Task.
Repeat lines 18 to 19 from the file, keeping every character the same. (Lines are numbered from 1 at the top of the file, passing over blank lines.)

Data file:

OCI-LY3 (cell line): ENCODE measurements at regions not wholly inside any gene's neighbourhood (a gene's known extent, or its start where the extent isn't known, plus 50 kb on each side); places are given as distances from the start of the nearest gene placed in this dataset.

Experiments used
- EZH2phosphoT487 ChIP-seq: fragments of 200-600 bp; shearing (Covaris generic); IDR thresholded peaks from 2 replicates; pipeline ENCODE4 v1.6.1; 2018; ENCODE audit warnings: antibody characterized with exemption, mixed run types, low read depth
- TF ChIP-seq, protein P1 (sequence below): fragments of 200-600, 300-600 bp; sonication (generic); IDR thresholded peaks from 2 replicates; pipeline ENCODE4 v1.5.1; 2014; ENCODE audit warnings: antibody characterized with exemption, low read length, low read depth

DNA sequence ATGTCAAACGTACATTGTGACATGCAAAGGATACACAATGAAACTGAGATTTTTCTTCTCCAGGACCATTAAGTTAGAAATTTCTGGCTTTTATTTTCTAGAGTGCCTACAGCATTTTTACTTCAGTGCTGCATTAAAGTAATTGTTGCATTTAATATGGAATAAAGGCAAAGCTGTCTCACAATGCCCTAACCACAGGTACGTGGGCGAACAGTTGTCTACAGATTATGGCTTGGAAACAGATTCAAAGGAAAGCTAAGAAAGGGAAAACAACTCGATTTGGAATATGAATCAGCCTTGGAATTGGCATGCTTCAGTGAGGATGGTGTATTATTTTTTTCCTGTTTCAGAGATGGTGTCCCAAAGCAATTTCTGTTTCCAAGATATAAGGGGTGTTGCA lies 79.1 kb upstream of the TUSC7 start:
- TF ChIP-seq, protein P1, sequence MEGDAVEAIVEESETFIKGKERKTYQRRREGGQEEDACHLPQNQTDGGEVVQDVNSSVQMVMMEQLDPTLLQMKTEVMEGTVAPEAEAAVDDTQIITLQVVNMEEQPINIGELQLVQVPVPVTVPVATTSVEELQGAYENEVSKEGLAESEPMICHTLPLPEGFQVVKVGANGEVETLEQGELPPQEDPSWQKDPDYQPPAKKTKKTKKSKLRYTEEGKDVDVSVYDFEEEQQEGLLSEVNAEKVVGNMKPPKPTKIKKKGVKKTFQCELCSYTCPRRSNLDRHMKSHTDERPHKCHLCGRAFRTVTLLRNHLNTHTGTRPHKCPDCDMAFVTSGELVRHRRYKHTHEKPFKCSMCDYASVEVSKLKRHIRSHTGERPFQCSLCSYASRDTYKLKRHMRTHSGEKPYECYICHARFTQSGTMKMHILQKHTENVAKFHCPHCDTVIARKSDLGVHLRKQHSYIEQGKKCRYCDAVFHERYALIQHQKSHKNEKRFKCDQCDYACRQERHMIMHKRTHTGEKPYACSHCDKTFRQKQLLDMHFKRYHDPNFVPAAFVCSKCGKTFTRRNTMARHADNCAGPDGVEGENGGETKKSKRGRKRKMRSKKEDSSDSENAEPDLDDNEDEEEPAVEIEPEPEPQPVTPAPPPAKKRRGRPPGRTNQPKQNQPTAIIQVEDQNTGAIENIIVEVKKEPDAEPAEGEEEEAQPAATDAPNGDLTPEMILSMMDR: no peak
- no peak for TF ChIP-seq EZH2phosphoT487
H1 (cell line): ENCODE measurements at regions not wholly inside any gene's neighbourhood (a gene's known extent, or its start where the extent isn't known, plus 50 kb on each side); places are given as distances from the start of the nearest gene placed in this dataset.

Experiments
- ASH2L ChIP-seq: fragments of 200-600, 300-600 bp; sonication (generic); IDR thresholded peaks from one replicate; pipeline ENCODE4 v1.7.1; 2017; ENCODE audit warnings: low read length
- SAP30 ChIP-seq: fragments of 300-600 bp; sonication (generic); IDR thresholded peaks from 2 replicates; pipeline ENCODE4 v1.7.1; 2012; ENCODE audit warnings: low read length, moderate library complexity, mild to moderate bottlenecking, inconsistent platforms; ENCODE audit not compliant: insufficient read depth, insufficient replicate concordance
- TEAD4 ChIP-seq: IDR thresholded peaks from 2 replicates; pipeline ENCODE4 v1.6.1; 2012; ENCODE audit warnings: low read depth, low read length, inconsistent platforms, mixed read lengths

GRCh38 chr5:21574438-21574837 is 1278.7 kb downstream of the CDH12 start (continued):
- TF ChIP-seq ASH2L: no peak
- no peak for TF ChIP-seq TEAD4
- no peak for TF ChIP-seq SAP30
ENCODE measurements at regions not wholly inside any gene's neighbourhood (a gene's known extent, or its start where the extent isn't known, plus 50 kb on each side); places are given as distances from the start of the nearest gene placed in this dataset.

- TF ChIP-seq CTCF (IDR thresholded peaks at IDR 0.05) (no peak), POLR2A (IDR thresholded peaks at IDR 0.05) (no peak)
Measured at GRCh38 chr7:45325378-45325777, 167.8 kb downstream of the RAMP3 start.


- TF ChIP-seq CTCF (IDR thresholded peaks at IDR 0.05) (no peak), POLR2A (IDR thresholded peaks at IDR 0.05) (no peak)
Measured at GRCh38 chr7:45325378-45325777, 167.8 kb downstream of the RAMP3 start.